Friday, 30 March 2018

Winter hangs on in there

It looks like spring is finally on the way as things are happening albeit slowly. Birdsong in the garden is ramping up- I was doing a bit of cutting and tidying the other day and had robin, dunnock. woodpigeon. collared dove, great tit coal tit, chaffinch, and a bit of blackbird all singing. Not sure if the calls of hooded crow, jackdaw and herring gull count as song but they were vocal. I have been along the coastal path several times in the last ten days with a view to connecting with as much as possible and have added lesser black-backed gull, meadow pipit, jay and a patch gold red-breasted merganser. It was very close inshore just west of the marina and it is a first patch tick in four years. I also saw three male mallard in and around Strickland's Glen and saw the jay twice on separate visits. As the days get longer the sun moves round and sets further west increasing the opportunity for nice sunsets.
Patch gold mallard
Looking up the Lough
Nothing like a nice bit of cirrus
More cirrus looking east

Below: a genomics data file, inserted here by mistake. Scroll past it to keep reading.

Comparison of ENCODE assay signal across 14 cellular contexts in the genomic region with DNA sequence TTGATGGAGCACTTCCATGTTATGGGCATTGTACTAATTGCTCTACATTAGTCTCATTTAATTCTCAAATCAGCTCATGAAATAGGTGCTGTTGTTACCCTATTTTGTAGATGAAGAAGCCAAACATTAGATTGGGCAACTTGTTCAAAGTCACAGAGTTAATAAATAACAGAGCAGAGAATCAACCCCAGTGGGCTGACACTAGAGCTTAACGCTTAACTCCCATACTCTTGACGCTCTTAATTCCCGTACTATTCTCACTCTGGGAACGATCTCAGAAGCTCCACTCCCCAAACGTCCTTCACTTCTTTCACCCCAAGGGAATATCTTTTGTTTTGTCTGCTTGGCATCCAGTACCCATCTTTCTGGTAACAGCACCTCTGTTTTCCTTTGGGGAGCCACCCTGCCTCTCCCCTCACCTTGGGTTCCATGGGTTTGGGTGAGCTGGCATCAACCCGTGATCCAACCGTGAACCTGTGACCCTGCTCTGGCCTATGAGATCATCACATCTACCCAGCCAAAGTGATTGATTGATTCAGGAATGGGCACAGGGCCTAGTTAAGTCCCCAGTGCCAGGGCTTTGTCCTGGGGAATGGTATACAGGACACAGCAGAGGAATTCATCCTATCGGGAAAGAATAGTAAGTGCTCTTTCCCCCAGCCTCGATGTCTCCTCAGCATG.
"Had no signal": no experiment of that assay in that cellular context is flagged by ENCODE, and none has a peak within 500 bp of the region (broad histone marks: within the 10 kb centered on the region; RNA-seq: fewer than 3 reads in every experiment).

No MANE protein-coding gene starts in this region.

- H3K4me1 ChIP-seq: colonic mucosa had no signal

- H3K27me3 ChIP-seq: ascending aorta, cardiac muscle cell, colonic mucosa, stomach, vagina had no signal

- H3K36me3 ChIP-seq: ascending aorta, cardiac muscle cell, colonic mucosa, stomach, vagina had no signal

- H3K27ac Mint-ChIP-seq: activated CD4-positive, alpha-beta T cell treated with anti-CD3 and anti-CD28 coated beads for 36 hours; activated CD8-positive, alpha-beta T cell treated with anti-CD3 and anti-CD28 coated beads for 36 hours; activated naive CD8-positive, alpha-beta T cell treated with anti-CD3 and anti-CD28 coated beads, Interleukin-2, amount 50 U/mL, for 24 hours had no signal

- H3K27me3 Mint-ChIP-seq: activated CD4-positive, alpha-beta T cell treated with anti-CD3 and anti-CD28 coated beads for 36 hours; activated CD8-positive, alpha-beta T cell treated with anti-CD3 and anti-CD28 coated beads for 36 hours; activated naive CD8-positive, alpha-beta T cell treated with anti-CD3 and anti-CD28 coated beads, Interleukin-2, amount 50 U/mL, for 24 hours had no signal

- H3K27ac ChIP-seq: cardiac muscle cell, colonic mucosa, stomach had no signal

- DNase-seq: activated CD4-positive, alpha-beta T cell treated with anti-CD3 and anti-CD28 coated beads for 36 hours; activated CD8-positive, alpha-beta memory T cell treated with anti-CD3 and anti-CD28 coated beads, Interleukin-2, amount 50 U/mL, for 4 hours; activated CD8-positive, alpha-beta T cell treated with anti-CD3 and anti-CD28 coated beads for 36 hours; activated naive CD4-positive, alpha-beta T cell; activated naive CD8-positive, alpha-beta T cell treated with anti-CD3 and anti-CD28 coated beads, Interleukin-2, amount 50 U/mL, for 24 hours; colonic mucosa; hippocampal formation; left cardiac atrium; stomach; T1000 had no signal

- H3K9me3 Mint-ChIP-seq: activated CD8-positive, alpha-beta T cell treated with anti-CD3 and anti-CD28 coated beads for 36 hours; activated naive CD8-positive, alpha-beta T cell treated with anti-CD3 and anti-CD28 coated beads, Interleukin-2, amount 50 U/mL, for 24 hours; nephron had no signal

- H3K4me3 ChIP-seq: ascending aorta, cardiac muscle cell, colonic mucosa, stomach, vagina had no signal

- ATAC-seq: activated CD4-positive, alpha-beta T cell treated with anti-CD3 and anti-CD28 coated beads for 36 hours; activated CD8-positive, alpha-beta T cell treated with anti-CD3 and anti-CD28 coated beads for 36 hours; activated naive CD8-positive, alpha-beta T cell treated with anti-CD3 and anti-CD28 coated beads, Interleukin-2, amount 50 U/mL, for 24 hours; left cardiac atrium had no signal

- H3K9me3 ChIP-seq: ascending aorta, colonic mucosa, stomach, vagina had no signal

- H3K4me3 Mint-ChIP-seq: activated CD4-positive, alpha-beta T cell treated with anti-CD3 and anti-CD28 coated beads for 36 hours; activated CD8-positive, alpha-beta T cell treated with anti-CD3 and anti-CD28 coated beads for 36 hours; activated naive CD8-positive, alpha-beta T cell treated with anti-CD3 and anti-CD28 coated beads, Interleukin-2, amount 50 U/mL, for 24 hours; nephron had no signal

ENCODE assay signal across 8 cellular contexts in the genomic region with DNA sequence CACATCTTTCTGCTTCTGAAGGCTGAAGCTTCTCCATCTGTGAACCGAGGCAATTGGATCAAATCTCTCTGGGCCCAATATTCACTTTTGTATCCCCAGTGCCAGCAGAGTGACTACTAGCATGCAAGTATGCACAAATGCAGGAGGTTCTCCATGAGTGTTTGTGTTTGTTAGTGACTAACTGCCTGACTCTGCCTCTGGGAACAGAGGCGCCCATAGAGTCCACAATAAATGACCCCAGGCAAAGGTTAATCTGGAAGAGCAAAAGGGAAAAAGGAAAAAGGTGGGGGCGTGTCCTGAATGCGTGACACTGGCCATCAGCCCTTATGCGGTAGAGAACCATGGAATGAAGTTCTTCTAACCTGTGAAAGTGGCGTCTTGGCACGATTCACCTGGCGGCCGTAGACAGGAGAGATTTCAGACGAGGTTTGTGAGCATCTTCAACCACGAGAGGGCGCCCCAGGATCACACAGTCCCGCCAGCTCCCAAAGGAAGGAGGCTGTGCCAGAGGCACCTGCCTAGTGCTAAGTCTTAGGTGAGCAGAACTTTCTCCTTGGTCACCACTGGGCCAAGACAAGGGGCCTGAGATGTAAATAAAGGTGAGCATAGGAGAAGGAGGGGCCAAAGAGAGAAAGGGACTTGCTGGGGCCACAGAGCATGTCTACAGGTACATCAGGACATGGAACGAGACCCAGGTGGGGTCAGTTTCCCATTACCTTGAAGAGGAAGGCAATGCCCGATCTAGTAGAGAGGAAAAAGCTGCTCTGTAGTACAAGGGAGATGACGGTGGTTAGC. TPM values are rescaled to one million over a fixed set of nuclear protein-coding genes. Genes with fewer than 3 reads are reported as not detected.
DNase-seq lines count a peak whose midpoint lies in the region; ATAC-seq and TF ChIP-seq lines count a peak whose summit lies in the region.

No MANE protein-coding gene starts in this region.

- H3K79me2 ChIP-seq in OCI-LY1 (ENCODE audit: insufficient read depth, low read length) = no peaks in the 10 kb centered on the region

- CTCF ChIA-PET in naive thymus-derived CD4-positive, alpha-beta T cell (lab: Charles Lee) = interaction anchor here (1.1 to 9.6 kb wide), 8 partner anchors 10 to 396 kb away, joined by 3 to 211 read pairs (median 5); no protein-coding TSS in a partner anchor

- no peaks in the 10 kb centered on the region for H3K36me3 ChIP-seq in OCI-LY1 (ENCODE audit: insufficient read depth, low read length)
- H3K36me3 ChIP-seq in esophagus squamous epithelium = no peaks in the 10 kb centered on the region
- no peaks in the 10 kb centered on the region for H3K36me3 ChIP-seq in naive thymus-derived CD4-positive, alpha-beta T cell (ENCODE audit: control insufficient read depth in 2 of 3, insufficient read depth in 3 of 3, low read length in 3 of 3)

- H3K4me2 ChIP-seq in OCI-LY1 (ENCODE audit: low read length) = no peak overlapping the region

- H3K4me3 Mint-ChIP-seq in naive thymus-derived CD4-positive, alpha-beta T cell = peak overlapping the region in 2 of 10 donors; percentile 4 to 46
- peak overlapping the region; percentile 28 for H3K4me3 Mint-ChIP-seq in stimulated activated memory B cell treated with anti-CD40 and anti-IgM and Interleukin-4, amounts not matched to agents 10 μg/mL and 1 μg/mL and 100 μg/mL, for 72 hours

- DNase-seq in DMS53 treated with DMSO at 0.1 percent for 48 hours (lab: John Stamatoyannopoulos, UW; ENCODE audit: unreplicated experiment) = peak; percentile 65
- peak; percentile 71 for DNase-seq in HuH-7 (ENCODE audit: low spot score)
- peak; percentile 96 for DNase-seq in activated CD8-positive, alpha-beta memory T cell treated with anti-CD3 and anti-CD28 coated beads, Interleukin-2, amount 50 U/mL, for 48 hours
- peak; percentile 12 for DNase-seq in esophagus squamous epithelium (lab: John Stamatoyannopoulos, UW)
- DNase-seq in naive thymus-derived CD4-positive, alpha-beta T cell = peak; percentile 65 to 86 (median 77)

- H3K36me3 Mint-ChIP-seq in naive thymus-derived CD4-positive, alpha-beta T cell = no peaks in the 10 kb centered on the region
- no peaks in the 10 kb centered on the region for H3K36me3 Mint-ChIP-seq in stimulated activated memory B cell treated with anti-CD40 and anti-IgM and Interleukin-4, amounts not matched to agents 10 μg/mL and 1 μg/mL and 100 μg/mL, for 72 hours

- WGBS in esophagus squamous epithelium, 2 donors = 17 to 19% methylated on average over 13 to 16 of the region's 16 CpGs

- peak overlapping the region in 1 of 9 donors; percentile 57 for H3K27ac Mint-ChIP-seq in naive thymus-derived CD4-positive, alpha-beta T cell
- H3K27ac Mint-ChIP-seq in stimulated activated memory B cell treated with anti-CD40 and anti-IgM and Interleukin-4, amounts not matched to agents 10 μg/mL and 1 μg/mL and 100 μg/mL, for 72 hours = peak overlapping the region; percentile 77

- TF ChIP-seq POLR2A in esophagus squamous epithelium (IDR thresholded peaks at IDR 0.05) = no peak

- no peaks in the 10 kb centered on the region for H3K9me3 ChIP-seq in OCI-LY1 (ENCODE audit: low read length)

Garden jackdaw, almost too close to digiscope.
Standing guard
WOW is still more brown than green but the first sandwich tern appeared and lots of the black-tailed godwit are starting to show a bit of orange as they change into breeding plumage. Thursday March 22nd had 42 species including 2 buzzard, 1 raven, 40+ bar-tailed godwit and 60+ knot as well as two scaup in the reserve and two more offshore. There was also a red-breasted merganser in the reserve. Two little grebes swam across in front of the observation room which is not their usual haunt. They are normally off the reeds across at hide 2 and more difficult to see.  The feeders had redpoll, reed bunting and linnet as well as all the usual suspects. All in all a good three hours with the hint of spring on the way. Water levels are still high as there has been a lot of rain and plans are afoot for new tern rafts. Both islands are covered in black-headed gulls- over 300 at present,  plus a few Mediterranean gulls - between 1 and 5. The smaller island has been decorated to deter the gulls.

Not all gulls are deterred!
The new islands will not be floated out until the terns arrive - ie late April/early May by which time most of the gulls will have nested and be sitting on eggs or feeding young.

Orange coming through

Little grebe and obligatory gull

Six species here, can you name them?

Little grebe close in, not their usual haunt.
Spot the Med gull

A lonely knot with a godwit

The knot was on its own with over 100 godwit and unusually came over to the observation room, normally the are distant on the far side. The attached video shows how close and active it was.

112: Sandwich tern

Bangor West
55: Lesser black-backed gull
56: Meadow pipit
57: Jay
58: Red-breasted merganser

Belfast WOW
69: Sandwich tern
70: Carrion crow

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